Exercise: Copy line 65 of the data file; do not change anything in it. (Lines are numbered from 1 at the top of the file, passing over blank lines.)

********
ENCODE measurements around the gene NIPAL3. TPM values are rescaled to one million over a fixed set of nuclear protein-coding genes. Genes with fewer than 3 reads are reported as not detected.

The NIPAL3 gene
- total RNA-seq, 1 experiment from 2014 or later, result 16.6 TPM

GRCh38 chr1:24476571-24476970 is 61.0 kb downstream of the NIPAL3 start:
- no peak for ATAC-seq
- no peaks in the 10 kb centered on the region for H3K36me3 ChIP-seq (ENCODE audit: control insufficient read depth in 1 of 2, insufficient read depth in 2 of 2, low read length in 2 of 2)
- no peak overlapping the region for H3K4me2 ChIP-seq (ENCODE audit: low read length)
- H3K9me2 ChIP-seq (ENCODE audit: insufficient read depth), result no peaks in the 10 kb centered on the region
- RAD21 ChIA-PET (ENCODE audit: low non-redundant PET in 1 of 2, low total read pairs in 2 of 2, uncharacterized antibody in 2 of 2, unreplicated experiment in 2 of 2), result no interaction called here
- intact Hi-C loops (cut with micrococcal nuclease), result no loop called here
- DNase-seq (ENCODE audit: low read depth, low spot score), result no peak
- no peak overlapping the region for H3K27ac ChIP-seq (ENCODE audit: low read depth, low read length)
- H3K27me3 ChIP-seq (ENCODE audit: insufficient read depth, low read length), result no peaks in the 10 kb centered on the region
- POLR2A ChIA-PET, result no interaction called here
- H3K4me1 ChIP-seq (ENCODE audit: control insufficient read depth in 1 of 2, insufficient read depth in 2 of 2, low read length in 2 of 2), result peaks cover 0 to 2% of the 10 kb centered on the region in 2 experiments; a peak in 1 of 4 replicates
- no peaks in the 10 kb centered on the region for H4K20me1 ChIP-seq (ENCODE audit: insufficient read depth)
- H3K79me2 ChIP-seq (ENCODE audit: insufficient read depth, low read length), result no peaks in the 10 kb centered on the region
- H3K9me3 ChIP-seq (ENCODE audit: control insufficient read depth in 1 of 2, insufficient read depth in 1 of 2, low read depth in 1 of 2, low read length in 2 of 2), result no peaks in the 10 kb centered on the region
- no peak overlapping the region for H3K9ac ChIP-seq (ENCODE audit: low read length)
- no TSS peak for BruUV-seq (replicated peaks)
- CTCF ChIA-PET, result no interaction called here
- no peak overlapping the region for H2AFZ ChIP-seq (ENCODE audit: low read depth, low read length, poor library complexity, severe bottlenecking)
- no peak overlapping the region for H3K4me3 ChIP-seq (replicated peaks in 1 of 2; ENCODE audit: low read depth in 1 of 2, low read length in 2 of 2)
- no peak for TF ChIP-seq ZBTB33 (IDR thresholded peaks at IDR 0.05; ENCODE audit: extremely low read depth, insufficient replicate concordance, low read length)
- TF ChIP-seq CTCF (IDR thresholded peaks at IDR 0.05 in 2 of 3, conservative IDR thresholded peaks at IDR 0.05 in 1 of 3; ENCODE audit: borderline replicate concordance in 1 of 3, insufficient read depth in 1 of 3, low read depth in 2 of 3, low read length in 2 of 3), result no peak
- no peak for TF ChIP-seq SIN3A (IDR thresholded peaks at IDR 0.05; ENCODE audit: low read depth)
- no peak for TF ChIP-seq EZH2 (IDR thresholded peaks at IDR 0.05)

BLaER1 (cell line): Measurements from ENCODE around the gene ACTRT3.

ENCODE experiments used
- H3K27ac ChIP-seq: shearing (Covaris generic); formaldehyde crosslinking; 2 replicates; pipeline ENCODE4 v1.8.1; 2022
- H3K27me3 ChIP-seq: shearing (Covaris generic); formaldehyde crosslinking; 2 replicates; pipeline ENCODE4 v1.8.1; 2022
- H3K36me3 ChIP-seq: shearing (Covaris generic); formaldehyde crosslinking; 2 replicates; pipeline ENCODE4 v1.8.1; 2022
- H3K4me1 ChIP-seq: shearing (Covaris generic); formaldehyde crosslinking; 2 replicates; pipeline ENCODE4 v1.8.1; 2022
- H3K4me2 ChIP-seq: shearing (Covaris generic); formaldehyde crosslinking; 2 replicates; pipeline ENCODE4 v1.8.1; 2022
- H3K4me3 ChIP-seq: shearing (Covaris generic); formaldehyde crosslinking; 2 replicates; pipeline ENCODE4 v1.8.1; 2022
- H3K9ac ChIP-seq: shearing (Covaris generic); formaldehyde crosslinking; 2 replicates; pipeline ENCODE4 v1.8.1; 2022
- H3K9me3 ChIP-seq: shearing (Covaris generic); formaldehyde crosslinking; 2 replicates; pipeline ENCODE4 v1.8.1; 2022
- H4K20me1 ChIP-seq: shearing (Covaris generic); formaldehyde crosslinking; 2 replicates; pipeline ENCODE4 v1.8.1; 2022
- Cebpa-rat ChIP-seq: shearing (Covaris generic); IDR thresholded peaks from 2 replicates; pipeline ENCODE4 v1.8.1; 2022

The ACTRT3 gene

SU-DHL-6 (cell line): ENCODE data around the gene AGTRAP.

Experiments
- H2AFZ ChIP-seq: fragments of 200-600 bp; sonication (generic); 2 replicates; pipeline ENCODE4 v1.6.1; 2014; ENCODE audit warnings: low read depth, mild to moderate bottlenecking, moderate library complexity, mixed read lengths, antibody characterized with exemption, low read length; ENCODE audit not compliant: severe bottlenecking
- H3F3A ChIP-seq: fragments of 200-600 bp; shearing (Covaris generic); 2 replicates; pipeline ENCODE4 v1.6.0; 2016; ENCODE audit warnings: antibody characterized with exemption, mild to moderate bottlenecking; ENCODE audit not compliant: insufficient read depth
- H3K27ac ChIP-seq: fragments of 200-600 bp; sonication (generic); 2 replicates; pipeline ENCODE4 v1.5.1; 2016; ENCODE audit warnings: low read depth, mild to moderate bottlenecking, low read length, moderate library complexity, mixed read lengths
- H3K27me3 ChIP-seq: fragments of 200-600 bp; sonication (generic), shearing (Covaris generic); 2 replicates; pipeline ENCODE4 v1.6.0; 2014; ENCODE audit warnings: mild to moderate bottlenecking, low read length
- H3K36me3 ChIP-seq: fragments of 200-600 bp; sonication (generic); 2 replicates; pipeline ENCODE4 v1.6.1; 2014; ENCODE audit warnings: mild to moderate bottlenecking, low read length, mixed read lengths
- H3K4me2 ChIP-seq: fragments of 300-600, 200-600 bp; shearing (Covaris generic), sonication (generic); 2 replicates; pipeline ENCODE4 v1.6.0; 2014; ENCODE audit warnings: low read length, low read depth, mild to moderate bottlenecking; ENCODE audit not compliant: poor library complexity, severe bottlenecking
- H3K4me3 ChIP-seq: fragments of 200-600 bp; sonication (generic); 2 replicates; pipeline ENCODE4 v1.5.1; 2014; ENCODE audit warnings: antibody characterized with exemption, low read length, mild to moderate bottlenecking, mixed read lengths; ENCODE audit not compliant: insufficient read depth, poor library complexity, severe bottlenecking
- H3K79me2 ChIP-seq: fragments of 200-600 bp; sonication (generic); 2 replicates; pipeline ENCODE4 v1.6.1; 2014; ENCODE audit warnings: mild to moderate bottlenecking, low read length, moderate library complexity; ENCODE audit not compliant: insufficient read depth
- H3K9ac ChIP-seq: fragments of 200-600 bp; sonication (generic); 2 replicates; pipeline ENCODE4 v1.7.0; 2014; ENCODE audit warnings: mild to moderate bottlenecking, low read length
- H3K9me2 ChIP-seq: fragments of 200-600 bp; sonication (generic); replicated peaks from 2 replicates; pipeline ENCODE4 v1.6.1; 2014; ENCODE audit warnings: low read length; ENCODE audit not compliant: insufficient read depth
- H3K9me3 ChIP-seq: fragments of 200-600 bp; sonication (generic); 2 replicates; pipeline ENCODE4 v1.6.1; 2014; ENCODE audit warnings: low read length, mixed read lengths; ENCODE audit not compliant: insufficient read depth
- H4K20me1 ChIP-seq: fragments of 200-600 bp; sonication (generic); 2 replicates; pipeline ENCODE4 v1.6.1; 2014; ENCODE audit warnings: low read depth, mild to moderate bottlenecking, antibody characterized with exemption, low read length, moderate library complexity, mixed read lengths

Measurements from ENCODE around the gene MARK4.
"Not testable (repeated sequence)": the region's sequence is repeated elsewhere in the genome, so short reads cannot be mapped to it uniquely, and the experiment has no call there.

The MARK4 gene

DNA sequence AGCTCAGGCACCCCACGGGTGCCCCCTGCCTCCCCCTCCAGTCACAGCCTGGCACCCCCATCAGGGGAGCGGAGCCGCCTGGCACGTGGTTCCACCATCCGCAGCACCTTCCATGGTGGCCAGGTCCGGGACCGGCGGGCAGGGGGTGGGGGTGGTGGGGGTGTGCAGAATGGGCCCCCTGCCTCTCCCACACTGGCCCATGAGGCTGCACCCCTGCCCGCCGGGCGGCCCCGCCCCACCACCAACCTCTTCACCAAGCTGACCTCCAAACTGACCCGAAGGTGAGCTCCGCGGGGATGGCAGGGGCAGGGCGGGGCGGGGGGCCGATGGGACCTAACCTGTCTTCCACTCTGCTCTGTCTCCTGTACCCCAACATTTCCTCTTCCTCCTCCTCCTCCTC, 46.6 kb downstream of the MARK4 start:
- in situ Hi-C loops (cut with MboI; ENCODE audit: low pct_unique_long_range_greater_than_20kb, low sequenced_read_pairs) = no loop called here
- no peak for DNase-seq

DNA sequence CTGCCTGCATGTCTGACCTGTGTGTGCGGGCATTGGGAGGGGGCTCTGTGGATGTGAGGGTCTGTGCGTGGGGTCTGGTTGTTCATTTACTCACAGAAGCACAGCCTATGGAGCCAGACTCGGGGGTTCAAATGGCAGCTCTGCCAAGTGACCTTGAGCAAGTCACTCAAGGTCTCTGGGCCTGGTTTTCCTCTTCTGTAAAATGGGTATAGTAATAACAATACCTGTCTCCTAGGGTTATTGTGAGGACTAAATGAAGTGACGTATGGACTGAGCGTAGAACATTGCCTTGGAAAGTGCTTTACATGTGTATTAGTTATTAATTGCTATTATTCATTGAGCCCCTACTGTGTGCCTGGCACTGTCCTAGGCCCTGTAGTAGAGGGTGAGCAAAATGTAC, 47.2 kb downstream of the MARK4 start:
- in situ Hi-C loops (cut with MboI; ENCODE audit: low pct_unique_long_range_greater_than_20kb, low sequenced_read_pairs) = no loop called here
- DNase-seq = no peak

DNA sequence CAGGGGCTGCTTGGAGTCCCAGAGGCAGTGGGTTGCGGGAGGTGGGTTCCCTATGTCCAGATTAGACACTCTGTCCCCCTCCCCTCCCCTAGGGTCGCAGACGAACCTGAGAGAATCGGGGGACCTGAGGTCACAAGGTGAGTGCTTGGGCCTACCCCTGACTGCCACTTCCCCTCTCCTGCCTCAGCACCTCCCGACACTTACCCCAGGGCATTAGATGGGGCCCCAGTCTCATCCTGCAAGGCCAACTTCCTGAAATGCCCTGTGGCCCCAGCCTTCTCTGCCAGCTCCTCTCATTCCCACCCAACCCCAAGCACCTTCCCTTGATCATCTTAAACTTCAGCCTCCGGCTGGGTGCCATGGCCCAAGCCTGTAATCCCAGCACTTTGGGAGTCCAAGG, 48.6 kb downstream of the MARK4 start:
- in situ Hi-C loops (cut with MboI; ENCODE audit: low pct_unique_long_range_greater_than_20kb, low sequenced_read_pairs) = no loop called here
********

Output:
- in situ Hi-C loops (cut with MboI; ENCODE audit: low pct_unique_long_range_greater_than_20kb, low sequenced_read_pairs) = no loop called here